A growing body of evidence from animal and human studies links dietary fat composition, blood lipids, and cholesterol to the development of dementia. Cholesterol is central to the process of Alzheimer's disease. The primary genetic risk factor for late onset Alzheimer's disease is the apolipoprotein E (APOE)-e4 allele. Apolipoprotein E is involved in cholesterol transport. The composition of dietary fats affects levels of blood cholesterol and other circulating lipids. Of the different types of dietary fats, saturated and trans fats increase blood LDL-cholesterol. Blood cholesterol level and a hypercholesterolemic diet have been associated with cognitive decline, Alzheimer's disease and brain neuropathology. Recent studies in animal models and in humans suggest that the deleterious effects of these hypercholesterolemic diets on the brain may be far worse in the presence of dietary copper. The n-3 class of polyunsaturated fat (PUFA) obtained from marine and plant sources has been associated with slower rate of cognitive decline and lower risk of developing Alzheimer's disease. The n-3 PUFA, docosahexaenoic acid (DHA) has been targeted as particularly important for brain function, and is the primary lipid in the most metabolically active areas of the brain. Several randomized clinical trials are currently underway to test the effects of n-3 fatty acid supplementation on cognitive decline and the development of Alzheimer's disease.
In order to know how to live longer and healthy, we conducted centenarian study with multidisciplinary approach since 2000. We presented here the results of our study. The characteristics of centenarians are 1) low prevalence of diadetes mellitus, 2) frequency of illness is 97%,3) prevalence of dementia free and independent centenarian is 18%, 4)low level of albumin, 5) low-grade activation of inflammation, 6) high level of adiponectin. We proposed aging-inflammation hypothesis. Since centenarian is not the model of healthy longevity, we began to study semisupercentenarians (SSC). SSC are considered to be a real model of human longevity. Whole genome scan of both SSC and control group, is now in progress. We hope that longevity genes will identified within a few years.
Resolution of acute inflammation is an active process essential for appropriate host responses, tissue protection, and the return to homeostasis. Systematic metabolomic studies of lipid mediators in the course of acute inflammatory responses revealed that ω3 polyunsaturated fatty acid-derived mediators are generated within resolving exudates, including resolvin E1 from eicosapentaenoic acid (EPA) and protectin D1 from docosahexaenoic acid (DHA). These products proved to be potent inhibitors of neutrophil infiltration, cytokine productions, and promote resolution by increasing macrophage ingestion of apoptotic cells and clearance from exudates. These results established novel arrays of bioactive lipid mediators derived from ω3 fatty acids by leukocytes during cell-cell interactions that regulate acute inflammation and promote resolution.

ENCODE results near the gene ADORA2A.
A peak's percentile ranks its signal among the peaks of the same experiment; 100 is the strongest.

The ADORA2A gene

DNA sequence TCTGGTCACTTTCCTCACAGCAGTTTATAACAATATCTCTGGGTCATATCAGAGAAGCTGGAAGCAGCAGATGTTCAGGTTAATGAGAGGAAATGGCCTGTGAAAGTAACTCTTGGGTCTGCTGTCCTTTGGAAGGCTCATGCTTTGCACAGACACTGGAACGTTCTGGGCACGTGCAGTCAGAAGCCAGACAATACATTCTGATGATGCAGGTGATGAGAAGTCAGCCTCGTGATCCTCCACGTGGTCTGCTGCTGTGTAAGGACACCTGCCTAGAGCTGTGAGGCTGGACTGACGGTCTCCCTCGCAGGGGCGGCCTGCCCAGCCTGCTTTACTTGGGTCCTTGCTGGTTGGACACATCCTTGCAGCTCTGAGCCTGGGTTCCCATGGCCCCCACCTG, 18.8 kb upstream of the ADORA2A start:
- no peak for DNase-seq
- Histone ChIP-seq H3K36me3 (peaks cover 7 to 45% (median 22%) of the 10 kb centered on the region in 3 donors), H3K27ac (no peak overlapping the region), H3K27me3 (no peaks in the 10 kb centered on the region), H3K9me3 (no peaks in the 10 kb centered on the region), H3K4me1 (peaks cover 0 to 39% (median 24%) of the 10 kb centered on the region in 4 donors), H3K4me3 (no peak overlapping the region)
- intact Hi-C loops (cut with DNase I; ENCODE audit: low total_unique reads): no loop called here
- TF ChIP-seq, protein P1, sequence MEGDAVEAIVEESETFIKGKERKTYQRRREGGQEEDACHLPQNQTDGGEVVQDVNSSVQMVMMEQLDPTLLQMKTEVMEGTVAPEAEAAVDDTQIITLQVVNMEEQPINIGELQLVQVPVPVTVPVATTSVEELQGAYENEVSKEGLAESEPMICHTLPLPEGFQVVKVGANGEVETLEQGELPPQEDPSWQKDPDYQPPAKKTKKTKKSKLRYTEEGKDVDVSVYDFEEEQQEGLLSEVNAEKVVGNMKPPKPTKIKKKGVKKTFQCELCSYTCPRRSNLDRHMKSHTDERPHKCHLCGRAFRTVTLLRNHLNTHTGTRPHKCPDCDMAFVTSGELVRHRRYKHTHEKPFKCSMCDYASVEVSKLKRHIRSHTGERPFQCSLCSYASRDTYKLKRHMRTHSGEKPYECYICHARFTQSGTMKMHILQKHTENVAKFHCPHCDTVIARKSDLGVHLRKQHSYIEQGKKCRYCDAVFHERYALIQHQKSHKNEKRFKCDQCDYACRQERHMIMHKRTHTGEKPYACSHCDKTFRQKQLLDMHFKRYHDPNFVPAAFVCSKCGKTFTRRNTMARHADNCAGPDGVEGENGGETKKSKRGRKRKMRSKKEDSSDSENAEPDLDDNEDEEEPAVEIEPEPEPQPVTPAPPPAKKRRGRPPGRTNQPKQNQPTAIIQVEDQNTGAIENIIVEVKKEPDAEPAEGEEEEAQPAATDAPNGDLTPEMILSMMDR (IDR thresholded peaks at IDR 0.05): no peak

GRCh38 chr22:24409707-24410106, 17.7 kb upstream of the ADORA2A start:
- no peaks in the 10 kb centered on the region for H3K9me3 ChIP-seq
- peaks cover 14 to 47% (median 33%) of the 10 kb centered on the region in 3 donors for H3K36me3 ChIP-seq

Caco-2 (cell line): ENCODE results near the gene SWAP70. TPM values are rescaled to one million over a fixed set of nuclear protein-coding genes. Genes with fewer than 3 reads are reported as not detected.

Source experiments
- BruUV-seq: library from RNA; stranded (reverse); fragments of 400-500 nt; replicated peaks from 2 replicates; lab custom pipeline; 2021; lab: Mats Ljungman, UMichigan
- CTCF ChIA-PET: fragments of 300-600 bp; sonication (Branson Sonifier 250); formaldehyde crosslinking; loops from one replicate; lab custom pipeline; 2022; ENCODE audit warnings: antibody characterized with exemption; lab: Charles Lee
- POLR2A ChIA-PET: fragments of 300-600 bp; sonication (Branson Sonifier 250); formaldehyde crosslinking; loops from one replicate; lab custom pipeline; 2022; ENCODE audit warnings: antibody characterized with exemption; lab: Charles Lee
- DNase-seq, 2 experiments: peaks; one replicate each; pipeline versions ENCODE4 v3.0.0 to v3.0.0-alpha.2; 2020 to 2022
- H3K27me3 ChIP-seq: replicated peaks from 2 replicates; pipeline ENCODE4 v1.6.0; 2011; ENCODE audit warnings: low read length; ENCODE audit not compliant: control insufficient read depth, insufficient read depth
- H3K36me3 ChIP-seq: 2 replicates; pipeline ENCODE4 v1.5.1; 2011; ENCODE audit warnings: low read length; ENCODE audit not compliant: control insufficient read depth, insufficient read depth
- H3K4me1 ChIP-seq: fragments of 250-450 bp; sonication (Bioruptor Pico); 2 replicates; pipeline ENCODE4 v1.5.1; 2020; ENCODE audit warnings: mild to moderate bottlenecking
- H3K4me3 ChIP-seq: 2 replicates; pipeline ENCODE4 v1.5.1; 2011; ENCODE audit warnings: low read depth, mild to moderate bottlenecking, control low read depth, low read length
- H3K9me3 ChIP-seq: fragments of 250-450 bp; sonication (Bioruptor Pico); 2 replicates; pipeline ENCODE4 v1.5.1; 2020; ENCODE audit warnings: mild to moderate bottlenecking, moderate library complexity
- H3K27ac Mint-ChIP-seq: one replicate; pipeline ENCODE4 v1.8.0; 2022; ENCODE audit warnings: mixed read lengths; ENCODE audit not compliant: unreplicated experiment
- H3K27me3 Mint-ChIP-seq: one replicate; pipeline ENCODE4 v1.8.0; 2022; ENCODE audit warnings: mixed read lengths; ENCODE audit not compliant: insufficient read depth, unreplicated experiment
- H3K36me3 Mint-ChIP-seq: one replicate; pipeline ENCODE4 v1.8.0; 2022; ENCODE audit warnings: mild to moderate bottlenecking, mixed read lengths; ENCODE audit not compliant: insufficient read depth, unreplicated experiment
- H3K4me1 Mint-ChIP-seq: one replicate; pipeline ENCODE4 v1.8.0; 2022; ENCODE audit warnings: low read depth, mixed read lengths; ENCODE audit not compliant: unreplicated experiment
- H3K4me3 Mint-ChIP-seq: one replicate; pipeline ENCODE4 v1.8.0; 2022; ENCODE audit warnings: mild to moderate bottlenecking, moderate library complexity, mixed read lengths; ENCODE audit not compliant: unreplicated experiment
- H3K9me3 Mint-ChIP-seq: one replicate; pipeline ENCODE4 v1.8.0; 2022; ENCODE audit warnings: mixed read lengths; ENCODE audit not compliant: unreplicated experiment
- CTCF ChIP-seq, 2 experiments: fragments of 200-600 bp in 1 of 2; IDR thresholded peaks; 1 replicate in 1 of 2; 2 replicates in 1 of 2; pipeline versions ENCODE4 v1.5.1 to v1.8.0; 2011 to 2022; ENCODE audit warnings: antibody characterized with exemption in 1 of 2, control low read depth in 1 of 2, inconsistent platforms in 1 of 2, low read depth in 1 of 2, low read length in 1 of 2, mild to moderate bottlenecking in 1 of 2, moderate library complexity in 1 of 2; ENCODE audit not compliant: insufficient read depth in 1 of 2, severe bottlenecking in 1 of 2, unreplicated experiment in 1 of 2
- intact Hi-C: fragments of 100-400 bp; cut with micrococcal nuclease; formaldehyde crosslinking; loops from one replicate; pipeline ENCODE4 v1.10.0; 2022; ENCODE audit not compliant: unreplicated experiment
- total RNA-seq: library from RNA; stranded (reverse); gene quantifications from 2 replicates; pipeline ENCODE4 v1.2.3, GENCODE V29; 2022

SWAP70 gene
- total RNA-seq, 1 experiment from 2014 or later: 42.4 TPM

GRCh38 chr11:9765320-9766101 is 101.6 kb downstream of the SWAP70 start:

Though the fat are necessary to a body, it is a nutrient given a wide unfavorable compound in our country. The starting point of this minus image is measures of the cardiovascular disease that the U.S. Government shows the high prevalence in the country. As the nutrition guidance for anti- cardiovascular disease, decrease of the meal intake fat was carried out politically. The harm that had too much a fat intake, the fat heavy theory was that is to say proposed by McGovern report. The U.S. Government spent enormous expense and time and a talented person to prove this opinion, but the clinical data to support was not provided. The U.S. Government carried out the large-scale intervention examination of the long term of low-fat dietary, but the risk of a cardiovascular disease and breast cancer and the colorectal cancer did not fall down. This proof was important as a political measure, but failed clinically. Adaptation to our country by the literal translation of the McGovern report led to the spread of the minus image of fat. The cause of the mistake is the difference of the fat intake volume between Japan and U.S.A. and a difference of the nutrient-related genetic polymorphism of the two countries. If we control total calorie intake and enforce an exercise custom, we can erase the negative action of fats.
Shirasaki published a Japanese paper about the relationship between total cholesterol levels and all-cause mortality in Fukui City, Japan. His cholesterol data were not grouped according to ordinal 20mg⁄dL (0.52 mmol⁄L) intervals. In the present study, we re-calculated his data for meta-analysis. The relative risk (RR) of all-cause mortality adjusted for age and sex showed a decreasing trend with total cholesterol levels (p for trend <0.0001). In order to summarize the relationship between total cholesterol and all-cause mortality, literature describing this relationship in Japan was collected mainly using computer search engines. Literature published before 1995 was excluded. Reports with the total number of study subjects smaller than 5,000 were also excluded. Five reports were found suitable for meta-analysis of cholesterol levels and all-cause mortality. Meta-analysis revealed that the RR in the <160 mg⁄dL (<4.14 mmol⁄L) group [RR=1.71 (1.41, 2.08)] was significantly higher than in the reference group [160-199 mg⁄dL (4.14-5.17 mmol⁄L)], and that the RRs in the 200-239 mg⁄dL (5.18-6.21 mmol⁄L) group [RRs=0.83 (0.74, 0.94)] and ≥240 mg⁄dL (≥6.22 mmol⁄L) group [0.78 (0.65, 0.95)] were significantly lower than in the reference group when both men and women were combined. We suggest that Japanese subjects with cholesterol levels ≥240 mg⁄dL (≥6.22 mmol⁄L) should not be regarded as hypercholesterolemic or dyslipidemic except when having some genetic disorders like familial hypercholesterolemia because they are in the safest ranges in terms of all-cause mortality.